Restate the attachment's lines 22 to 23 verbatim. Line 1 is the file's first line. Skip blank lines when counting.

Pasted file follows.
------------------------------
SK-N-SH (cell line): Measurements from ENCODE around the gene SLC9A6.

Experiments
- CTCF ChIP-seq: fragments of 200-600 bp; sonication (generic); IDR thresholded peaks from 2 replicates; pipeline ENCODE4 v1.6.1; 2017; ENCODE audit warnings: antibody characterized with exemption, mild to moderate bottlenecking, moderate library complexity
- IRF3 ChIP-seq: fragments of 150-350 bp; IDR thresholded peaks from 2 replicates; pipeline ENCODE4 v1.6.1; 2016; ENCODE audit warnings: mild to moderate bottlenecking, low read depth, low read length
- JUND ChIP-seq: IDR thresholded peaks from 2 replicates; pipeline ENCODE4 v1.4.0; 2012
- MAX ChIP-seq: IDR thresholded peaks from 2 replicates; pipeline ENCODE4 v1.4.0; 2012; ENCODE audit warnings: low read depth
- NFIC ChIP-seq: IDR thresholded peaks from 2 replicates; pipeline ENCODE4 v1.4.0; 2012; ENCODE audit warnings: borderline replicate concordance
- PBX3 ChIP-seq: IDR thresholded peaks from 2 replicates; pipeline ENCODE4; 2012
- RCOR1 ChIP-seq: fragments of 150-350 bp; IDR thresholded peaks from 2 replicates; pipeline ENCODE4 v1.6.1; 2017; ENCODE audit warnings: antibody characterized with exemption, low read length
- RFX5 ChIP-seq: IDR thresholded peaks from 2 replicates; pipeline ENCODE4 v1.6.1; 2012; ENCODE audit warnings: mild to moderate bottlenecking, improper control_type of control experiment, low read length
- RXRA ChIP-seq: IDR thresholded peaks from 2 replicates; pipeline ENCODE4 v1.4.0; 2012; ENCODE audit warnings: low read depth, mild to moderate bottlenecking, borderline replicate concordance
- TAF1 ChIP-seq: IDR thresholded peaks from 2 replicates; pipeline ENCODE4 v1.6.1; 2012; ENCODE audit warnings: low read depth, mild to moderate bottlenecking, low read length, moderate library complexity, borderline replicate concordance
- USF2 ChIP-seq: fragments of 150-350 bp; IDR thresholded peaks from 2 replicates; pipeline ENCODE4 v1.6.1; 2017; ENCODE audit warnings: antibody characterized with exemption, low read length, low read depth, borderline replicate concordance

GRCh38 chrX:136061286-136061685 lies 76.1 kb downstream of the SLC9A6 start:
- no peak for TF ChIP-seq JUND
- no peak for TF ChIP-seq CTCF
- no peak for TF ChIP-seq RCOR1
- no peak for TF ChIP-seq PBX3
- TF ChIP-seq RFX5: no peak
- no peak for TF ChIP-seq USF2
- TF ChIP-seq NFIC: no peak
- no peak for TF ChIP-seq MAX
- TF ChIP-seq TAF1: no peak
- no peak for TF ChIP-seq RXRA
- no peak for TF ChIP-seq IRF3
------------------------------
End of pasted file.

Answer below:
- no peak for TF ChIP-seq MAX
- TF ChIP-seq TAF1: no peak